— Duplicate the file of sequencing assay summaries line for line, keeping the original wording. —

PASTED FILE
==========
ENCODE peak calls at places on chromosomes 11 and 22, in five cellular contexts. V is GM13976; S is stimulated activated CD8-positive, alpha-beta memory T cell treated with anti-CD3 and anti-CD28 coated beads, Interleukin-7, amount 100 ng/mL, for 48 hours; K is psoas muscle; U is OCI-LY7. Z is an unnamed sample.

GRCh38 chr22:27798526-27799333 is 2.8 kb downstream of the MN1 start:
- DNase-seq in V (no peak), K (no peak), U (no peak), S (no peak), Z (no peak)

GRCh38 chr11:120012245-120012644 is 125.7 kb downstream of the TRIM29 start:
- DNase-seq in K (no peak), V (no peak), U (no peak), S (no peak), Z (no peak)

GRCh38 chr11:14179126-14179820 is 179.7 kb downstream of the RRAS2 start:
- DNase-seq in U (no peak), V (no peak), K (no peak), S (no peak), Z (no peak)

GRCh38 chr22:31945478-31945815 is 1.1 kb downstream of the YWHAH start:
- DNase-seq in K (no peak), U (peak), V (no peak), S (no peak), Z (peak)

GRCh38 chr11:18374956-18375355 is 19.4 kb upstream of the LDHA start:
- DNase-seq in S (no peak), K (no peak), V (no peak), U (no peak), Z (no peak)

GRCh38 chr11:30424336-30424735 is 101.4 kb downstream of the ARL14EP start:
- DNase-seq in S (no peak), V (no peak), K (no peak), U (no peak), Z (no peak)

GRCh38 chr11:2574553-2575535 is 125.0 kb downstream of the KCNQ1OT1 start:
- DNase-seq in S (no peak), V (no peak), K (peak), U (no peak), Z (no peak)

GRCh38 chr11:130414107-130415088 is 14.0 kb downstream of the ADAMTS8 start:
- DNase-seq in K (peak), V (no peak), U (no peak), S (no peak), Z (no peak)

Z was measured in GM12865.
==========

ENCODE peak calls at places on chromosomes 11 and 22, in five cellular contexts. V is GM13976; S is stimulated activated CD8-positive, alpha-beta memory T cell treated with anti-CD3 and anti-CD28 coated beads, Interleukin-7, amount 100 ng/mL, for 48 hours; K is psoas muscle; U is OCI-LY7. Z is an unnamed sample.

GRCh38 chr22:27798526-27799333 is 2.8 kb downstream of the MN1 start:
- DNase-seq in V (no peak), K (no peak), U (no peak), S (no peak), Z (no peak)

GRCh38 chr11:120012245-120012644 is 125.7 kb downstream of the TRIM29 start:
- DNase-seq in K (no peak), V (no peak), U (no peak), S (no peak), Z (no peak)

GRCh38 chr11:14179126-14179820 is 179.7 kb downstream of the RRAS2 start:
- DNase-seq in U (no peak), V (no peak), K (no peak), S (no peak), Z (no peak)

GRCh38 chr22:31945478-31945815 is 1.1 kb downstream of the YWHAH start:
- DNase-seq in K (no peak), U (peak), V (no peak), S (no peak), Z (peak)

GRCh38 chr11:18374956-18375355 is 19.4 kb upstream of the LDHA start:
- DNase-seq in S (no peak), K (no peak), V (no peak), U (no peak), Z (no peak)

GRCh38 chr11:30424336-30424735 is 101.4 kb downstream of the ARL14EP start:
- DNase-seq in S (no peak), V (no peak), K (no peak), U (no peak), Z (no peak)

GRCh38 chr11:2574553-2575535 is 125.0 kb downstream of the KCNQ1OT1 start:
- DNase-seq in S (no peak), V (no peak), K (peak), U (no peak), Z (no peak)

GRCh38 chr11:130414107-130415088 is 14.0 kb downstream of the ADAMTS8 start:
- DNase-seq in K (peak), V (no peak), U (no peak), S (no peak), Z (no peak)

Z was measured in GM12865.